Many Republicans across the country have wielded the gerrymander to manipulate the people’s right to vote into unconscionable partisan advantage. In 2012, Democrats won 1.5 million more votes than Republicans in races for the House of Representatives, yet Republicans gained a 234 to 201 seat advantage. In 2016, despite winning fewer than half of all votes for the House, Republicans still held an advantage of 241 to 194 House seats. A recent report from the Brennan Center for Justice found that partisan gerrymandering has created a “durable majority” of 16-17 seats for Republicans in the U.S. House of Representatives. Just seven states, where the maps were drawn and approved solely by Republicans, account for almost all of this bias.
Posted in AZBlueMeanie, Civil Rights, Congress, Constitution, Corruption, Courts, Election Integrity, Elections, Ethics, GOP War On..., Party Politics, Redistricting, Scandals
Tagged gerrymandering, voting rights
I gave you the background on this case earlier this year. Whitford v. Gill: Partisan gerrymandering case before SCOTUS.
On Monday, the Supreme Court granted review of this case in its next term, while also staying the lower court’s order requiring new maps be put on hold until they can resolve the state’s appeal.
This case has the potential to be a landmark opinion, for good or for bad, depending upon how the court rules.
We currently have a system in which the voters do not choose their elected representatives; elected representatives choose their voters through partisan gerrymandering, which can be done with mathematical precision to ensure “safe” districts. This destroys any notion of competitive elections in a democratic society. It is the way in which elections truly are “rigged.”
Amy Howe at SCOTUS blog explains, Today’s orders: Court to tackle partisan gerrymandering:
The Supreme Court will once again wade into the world of partisan gerrymandering – that is, the practice of purposely drawing district lines to favor one party and put another at a disadvantage. The justices announced today that they will review Wisconsin’s appeal of the decision by a three-judge district court striking down, as the product of partisan gerrymandering, the redistricting map that the Republican-controlled legislature created after the 2010 census. The lower court also ordered the state to create a new redistricting plan by the fall, but a deeply divided Supreme Court today put that order on hold. The Supreme Court’s ruling in the case, which is likely to come next year, will almost certainly be a major one that could affect redistricting efforts for decades to come.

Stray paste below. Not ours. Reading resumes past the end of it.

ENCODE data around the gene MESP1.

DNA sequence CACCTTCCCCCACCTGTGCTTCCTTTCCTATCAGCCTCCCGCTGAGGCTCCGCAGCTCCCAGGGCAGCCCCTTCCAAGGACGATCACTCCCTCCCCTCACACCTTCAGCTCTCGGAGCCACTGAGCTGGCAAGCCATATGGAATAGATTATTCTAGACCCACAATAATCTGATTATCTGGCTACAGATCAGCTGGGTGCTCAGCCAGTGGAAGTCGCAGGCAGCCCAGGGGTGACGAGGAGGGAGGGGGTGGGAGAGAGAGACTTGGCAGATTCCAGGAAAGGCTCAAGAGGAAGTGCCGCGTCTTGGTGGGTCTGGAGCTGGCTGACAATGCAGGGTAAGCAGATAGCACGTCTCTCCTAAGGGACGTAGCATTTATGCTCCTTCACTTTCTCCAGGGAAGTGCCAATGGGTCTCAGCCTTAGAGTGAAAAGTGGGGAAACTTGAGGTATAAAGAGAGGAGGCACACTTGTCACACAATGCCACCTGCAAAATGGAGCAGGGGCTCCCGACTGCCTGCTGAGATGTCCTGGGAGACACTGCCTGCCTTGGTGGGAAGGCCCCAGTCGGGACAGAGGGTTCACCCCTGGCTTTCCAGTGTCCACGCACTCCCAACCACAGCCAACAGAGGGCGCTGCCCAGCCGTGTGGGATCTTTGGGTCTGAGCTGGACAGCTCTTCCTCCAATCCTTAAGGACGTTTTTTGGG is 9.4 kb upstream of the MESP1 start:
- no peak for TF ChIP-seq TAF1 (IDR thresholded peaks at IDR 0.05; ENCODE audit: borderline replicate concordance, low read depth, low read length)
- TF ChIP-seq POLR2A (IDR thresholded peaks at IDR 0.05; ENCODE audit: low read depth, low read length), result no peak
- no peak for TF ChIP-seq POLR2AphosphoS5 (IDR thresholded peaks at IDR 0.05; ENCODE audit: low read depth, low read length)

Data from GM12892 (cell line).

Posted in AZBlueMeanie, Civil Rights, Congress, Constitution, Corruption, Courts, Election Integrity, Elections, Ethics, GOP War On..., Legislation, Redistricting, Scandals
Slate has a good summary of the decision of the federal district court for Texas on Thursday that, once again, struck down the district lines drawn by the Texas legislature for intentional racial discrimination. Federal Court: Texas Intentionally Gerrymandered Its Districts to Dilute Minority Votes:
On Thursday, a three-judge federal court ruled that Texas intentionally discriminated against minority voters in drawing its state House district map in 2011. The decision follows a similar ruling by the same court in March holding that Texas also drew its federal congressional districts in an effort to dilute minority votes. Thursday’s ruling marks the third time in recent weeks that the federal judiciary has found Texas to have intentionally burdened its Hispanic voters.